TORONTO — The head of the federal housing agency is raising a red flag about the state of Canada’s real estate sector, saying affordability concerns have spilled over from the country’s two most expensive cities to nearby markets.
In an opinion piece published Monday in the Globe and Mail, CMHC CEO Evan Siddall says the agency will raise its overall risk rating for the national housing market to “strong” from “moderate” for the first time when it issues its housing market assessment on Oct. 26.
“Affordability pressures hurt lower-income households the most and cause real socioeconomic consequences,” Siddall wrote.
“CMHC has recently observed spillover effects from Vancouver and Toronto into nearby markets. These factors … will cause us to issue our first ‘red’ warning for the Canadian housing market as a whole.”
Siddall said high levels of debt combined with rising house prices are often followed by contractions in the economy.
“The conditions we now observe in Canada concern us,” he wrote.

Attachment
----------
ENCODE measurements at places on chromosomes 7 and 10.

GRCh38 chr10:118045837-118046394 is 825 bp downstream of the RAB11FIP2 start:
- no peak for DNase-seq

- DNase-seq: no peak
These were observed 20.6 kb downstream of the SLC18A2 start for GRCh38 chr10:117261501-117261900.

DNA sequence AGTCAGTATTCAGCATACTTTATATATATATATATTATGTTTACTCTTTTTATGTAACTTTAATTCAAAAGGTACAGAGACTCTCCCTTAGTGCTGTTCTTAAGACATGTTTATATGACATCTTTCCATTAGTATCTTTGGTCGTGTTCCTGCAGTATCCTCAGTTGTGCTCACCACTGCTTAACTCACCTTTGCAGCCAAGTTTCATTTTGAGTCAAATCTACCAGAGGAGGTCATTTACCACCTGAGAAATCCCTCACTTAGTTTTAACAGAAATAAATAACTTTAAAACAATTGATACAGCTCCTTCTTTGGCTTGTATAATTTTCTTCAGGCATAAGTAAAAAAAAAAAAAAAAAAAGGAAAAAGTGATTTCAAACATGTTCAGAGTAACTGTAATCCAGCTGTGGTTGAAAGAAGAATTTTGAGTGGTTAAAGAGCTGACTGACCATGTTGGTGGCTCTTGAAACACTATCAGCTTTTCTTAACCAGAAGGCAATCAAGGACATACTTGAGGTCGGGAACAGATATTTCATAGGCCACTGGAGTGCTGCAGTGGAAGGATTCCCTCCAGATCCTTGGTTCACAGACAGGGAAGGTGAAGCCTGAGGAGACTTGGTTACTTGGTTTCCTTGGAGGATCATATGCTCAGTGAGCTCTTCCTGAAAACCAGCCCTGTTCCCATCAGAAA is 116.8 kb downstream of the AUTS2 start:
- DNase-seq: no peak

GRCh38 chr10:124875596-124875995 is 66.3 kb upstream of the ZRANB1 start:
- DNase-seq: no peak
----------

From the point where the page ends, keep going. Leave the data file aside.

Siddall’s comments came the same day new mortgage rules introduced by Ottawa took effect. The rules require a stress test for all insured mortgage applications to ensure borrowers can still repay their loans in the event interest rates rise or their personal financial situations change.
Until now, stress tests were not required for fixed-rate mortgages longer than five years.
The federal government is making the change to try to stabilize the country’s housing markets, particularly in Toronto and Vancouver where prices have soared.
Siddall said he supports the measure, even though it will cut into the purchasing power of some first-time buyers.